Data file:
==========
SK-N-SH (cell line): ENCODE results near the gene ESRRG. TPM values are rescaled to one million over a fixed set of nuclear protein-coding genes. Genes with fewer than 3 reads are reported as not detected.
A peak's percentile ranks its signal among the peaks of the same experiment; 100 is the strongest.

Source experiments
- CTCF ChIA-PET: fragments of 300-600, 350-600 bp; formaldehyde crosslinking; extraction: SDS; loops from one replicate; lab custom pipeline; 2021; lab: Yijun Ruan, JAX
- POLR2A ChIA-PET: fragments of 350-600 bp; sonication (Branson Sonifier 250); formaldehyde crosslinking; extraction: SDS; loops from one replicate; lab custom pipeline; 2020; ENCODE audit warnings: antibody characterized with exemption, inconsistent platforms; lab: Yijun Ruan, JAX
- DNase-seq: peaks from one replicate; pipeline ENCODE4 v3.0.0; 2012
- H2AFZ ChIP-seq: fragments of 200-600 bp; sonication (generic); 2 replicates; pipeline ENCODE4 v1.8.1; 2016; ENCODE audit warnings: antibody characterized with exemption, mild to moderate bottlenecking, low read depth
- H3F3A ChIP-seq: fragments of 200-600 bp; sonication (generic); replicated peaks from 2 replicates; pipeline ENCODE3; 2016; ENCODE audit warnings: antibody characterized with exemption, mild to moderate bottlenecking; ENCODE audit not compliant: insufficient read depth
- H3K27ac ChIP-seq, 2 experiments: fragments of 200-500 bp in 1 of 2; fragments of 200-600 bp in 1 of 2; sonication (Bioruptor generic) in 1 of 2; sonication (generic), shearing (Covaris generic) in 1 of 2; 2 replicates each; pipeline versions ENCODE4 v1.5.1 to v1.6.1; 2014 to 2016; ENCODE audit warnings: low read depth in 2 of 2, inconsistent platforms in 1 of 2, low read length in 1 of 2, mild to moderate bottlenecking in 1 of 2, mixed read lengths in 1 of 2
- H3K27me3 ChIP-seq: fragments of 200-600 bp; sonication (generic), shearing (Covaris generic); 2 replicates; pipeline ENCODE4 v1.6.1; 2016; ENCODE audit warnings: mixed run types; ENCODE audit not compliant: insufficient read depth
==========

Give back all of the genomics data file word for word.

SK-N-SH (cell line): ENCODE results near the gene ESRRG. TPM values are rescaled to one million over a fixed set of nuclear protein-coding genes. Genes with fewer than 3 reads are reported as not detected.
A peak's percentile ranks its signal among the peaks of the same experiment; 100 is the strongest.

Source experiments
- CTCF ChIA-PET: fragments of 300-600, 350-600 bp; formaldehyde crosslinking; extraction: SDS; loops from one replicate; lab custom pipeline; 2021; lab: Yijun Ruan, JAX
- POLR2A ChIA-PET: fragments of 350-600 bp; sonication (Branson Sonifier 250); formaldehyde crosslinking; extraction: SDS; loops from one replicate; lab custom pipeline; 2020; ENCODE audit warnings: antibody characterized with exemption, inconsistent platforms; lab: Yijun Ruan, JAX
- DNase-seq: peaks from one replicate; pipeline ENCODE4 v3.0.0; 2012
- H2AFZ ChIP-seq: fragments of 200-600 bp; sonication (generic); 2 replicates; pipeline ENCODE4 v1.8.1; 2016; ENCODE audit warnings: antibody characterized with exemption, mild to moderate bottlenecking, low read depth
- H3F3A ChIP-seq: fragments of 200-600 bp; sonication (generic); replicated peaks from 2 replicates; pipeline ENCODE3; 2016; ENCODE audit warnings: antibody characterized with exemption, mild to moderate bottlenecking; ENCODE audit not compliant: insufficient read depth
- H3K27ac ChIP-seq, 2 experiments: fragments of 200-500 bp in 1 of 2; fragments of 200-600 bp in 1 of 2; sonication (Bioruptor generic) in 1 of 2; sonication (generic), shearing (Covaris generic) in 1 of 2; 2 replicates each; pipeline versions ENCODE4 v1.5.1 to v1.6.1; 2014 to 2016; ENCODE audit warnings: low read depth in 2 of 2, inconsistent platforms in 1 of 2, low read length in 1 of 2, mild to moderate bottlenecking in 1 of 2, mixed read lengths in 1 of 2
- H3K27me3 ChIP-seq: fragments of 200-600 bp; sonication (generic), shearing (Covaris generic); 2 replicates; pipeline ENCODE4 v1.6.1; 2016; ENCODE audit warnings: mixed run types; ENCODE audit not compliant: insufficient read depth